Marissa smiled distractedly at the tiny woman dressed in traditional Iranian clothing who’d just ordered one of her “micro brews.” Talbot’s Peak was no Mecca of civilization, but they did have a diverse enough population that a burka was not so rare as to stop conversations. The smile was because of what the woman ordered.
Marissa loved coffee in all its forms and kept a small stock of specialty roasted beans for her mad experiments, as Mooney put it. She listed the various specialty cup-at-a-time brews she had mastered on her menu but usually the only people to drink them were her and Mooney. Even as busy as she was, the idea of brewing up a cup of Iranian qahwa was enough to bring a smile to her lips. Quhwa, sometimes called “the wine of Islam,” was one of her very favorite. The technique for roasting the beans for that Middle Eastern brew had been developed in Iran hundreds of years ago.
She watched to woman take a seat at the window as she pulled out her tin of special, home-roasted beans. This batch was a few days old. She almost wished she had enough time to roast some fresh. It was kind of silly, really, but the idea of making a drink for someone from Iran tickled her fancy; she couldn’t help wanting to impress. She was also a bit nervous. If someone were to know if she had gotten it wrong, this customer would.
Dorri watched the blue haired woman grind beans for her order. What a surprise to find a drink of her homeland so very far from home. Lexor had mentioned she should pop in for a cup of coffee in the shop below his apartments, saying “the monkey child” did a decent job of her day craft.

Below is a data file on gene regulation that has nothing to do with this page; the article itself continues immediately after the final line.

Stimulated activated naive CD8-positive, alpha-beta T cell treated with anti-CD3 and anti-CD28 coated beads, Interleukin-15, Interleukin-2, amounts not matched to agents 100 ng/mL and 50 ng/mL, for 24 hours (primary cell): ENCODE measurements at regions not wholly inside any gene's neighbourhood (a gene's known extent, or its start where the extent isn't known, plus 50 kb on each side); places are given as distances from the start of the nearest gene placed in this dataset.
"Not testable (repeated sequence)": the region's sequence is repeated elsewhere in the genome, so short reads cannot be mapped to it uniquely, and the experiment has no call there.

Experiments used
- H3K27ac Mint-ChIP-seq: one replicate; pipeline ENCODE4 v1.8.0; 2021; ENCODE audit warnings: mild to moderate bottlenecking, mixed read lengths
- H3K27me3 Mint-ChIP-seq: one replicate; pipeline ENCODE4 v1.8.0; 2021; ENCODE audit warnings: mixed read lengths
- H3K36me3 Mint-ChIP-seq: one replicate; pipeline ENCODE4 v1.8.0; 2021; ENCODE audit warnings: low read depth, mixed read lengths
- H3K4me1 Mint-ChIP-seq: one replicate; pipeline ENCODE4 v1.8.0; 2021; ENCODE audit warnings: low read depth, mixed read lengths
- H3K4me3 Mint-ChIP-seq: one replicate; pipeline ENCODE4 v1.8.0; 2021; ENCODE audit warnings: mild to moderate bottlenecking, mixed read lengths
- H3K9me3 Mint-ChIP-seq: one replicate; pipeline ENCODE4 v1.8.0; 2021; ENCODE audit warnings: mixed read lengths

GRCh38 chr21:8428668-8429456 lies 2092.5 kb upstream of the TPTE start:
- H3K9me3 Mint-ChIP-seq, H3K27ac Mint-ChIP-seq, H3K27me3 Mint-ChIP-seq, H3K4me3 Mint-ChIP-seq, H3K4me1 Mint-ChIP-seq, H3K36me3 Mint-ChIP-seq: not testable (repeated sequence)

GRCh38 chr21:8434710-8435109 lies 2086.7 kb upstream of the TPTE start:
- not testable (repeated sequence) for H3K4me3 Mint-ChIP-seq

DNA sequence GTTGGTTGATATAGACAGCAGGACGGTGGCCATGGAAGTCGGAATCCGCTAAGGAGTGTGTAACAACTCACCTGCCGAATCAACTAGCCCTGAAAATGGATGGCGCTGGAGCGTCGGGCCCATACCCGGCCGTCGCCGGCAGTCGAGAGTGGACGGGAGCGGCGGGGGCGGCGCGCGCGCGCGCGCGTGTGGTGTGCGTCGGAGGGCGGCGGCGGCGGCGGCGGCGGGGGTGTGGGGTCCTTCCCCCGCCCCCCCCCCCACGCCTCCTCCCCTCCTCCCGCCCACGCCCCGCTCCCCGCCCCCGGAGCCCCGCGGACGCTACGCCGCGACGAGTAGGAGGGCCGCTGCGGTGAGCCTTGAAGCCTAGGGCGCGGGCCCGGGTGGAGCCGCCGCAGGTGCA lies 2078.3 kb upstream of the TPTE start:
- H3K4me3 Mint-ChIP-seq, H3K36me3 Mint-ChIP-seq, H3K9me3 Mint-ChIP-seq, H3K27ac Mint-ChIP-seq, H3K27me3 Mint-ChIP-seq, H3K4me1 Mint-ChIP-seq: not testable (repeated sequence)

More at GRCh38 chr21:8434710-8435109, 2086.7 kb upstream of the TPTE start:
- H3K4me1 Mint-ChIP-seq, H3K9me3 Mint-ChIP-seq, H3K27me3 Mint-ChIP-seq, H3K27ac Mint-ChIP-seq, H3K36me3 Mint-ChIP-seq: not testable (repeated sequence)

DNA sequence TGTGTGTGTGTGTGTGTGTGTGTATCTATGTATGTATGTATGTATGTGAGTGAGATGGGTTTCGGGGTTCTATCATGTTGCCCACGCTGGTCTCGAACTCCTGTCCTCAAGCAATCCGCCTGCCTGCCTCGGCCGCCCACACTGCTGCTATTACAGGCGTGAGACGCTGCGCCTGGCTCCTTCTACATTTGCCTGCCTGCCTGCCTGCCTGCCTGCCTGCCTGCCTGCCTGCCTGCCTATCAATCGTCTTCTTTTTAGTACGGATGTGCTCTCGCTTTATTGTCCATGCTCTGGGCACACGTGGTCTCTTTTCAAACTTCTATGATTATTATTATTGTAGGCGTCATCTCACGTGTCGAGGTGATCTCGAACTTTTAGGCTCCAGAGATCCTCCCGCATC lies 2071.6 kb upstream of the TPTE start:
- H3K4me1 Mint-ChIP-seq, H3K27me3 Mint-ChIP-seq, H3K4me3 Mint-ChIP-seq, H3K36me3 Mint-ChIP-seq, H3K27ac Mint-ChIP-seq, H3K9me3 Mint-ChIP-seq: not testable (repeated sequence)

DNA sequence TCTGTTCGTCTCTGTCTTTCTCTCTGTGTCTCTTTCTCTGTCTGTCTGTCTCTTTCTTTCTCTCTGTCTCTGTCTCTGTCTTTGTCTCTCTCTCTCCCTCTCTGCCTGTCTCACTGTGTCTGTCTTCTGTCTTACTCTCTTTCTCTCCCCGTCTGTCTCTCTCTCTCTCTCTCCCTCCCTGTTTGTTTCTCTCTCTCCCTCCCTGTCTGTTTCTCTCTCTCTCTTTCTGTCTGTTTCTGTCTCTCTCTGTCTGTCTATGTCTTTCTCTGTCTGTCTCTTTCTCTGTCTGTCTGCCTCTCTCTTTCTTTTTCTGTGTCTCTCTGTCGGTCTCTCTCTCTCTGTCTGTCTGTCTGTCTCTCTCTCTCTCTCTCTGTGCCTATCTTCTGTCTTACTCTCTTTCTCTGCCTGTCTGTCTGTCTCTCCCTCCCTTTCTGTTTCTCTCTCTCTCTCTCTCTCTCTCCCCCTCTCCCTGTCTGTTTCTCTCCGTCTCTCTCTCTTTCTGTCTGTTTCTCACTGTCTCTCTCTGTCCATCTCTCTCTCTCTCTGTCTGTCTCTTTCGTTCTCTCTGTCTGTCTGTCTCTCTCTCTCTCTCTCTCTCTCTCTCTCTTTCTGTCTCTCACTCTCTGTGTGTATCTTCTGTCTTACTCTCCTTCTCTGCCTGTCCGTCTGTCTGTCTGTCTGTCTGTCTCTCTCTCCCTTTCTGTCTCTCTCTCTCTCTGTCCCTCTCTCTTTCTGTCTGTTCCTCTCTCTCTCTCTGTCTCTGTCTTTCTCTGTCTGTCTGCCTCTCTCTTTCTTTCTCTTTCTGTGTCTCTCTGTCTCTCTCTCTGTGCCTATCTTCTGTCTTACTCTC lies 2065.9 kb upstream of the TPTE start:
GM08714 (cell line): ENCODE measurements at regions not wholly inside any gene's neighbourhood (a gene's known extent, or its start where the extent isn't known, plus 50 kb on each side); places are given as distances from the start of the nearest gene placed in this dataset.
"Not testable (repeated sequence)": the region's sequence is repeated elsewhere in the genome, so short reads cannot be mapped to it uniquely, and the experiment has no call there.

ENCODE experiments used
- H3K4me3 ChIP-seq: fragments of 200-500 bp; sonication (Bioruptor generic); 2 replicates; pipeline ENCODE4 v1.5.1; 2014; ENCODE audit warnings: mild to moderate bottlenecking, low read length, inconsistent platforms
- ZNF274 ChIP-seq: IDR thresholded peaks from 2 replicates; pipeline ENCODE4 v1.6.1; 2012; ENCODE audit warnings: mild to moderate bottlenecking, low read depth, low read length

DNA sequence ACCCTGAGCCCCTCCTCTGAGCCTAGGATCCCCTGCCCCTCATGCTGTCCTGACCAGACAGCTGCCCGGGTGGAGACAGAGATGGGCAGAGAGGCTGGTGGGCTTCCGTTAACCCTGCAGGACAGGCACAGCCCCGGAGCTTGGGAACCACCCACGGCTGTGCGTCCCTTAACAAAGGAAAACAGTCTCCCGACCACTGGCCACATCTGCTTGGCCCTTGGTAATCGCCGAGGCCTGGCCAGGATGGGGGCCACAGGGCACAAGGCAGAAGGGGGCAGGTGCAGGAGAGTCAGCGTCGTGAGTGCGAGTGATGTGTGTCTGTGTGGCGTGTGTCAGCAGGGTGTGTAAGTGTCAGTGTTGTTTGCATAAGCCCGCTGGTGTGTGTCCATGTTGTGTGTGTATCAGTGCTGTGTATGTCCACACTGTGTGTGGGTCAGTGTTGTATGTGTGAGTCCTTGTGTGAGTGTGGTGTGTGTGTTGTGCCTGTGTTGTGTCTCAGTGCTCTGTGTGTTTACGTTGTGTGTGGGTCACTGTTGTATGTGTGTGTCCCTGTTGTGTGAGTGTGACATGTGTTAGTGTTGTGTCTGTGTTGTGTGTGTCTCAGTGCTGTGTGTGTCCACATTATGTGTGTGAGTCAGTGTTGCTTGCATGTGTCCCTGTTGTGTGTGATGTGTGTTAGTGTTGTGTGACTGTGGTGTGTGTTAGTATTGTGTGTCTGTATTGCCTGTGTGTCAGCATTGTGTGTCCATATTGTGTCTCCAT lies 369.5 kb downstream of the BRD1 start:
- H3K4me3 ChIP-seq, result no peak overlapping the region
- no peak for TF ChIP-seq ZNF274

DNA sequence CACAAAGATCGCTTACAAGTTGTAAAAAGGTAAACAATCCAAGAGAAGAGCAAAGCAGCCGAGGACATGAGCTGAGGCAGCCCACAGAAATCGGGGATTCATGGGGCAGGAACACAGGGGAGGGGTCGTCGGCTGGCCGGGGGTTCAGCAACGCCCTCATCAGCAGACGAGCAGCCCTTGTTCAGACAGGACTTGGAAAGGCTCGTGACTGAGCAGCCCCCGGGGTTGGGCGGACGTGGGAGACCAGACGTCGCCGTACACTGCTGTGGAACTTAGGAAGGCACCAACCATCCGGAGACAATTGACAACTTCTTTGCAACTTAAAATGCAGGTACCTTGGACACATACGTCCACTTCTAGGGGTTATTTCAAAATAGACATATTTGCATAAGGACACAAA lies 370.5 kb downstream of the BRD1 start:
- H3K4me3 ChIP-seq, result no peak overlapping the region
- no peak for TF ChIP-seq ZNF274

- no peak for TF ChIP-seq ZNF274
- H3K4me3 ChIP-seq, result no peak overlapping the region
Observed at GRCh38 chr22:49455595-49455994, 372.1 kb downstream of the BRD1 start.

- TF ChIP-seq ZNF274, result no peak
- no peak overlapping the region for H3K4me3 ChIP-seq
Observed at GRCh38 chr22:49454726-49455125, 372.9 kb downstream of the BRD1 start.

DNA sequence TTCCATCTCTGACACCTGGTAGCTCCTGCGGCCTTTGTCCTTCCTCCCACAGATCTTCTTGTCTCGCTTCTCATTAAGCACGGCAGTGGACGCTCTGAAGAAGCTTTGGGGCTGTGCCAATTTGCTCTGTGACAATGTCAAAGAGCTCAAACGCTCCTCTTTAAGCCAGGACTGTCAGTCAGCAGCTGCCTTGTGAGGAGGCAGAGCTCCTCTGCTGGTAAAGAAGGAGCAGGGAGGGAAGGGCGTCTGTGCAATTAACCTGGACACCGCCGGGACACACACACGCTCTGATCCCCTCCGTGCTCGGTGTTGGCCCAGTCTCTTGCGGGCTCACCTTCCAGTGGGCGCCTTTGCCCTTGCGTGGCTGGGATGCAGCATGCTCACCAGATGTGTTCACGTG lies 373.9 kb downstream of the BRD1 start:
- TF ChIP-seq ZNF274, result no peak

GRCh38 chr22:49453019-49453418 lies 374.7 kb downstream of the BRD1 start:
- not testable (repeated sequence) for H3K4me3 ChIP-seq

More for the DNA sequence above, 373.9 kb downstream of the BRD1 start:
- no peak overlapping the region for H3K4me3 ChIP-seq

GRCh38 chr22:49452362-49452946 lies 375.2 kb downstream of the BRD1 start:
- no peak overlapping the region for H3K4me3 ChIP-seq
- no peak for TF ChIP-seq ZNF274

What an odd thing for him to say, she mused. This woman was odd, true, but she was obviously no child. Dorri had no idea what to think of him calling the running of this coffee house as a day job. She had to admit that part of her confusion was probably linguistic. Women didn’t have “jobs” in her home land. They sometimes had professions or trades, but never something as temporary as a job. The scent of very fresh coffee filled the air of the comfortable little shop with the smell of warm grass and caramel—the smell of expertly roasted beans at the peak of ripeness. This blue-haired woman, odd though she was, was clearly a craftswoman, not a common day laborer.
Dorri was a little surprised by the wide variety of species in this business. There was an even blend of carnivores, herbivores and omnivores—humans included. In her many centuries of life, she had never known the three to co-mingle so freely. Humans were probably not aware of it, but they had always ended up grouped with omnivores. They didn’t like to think of themselves as animals, but they were definitely apes, just not shifters. Where you found one type of feeder, you usually could find a shifter of the same type. There was a huge population of bear, raccoon and other omnivorous shifters in this area, though like the humans, they lived completely separate from the imported shifters.
Except for the local bats. That one had Dorri confused. Why would the smallest mixed eater species co-mingle with carnivores? She had seen one actually in the process of forming a mate-bond with a coyote last night! This was such a strange town. She could see why her Lexor chose to remain here, now that he had told her what to look for. She realized now that she had been foolish to let her father break them up. She had never found a male who could fire her blood the way her Egyptian scoundrel could. She sipped the excellent cup of coffee as she pondered the centuries of loneliness she’d endured because of her youthful need to do as her family directed. She was no spring kitten anymore, though. And she was here, in a place where all things seemed possible. Maybe, just maybe, she could convince Lexor to give her another chance at the happiness she’d let slip through her claws.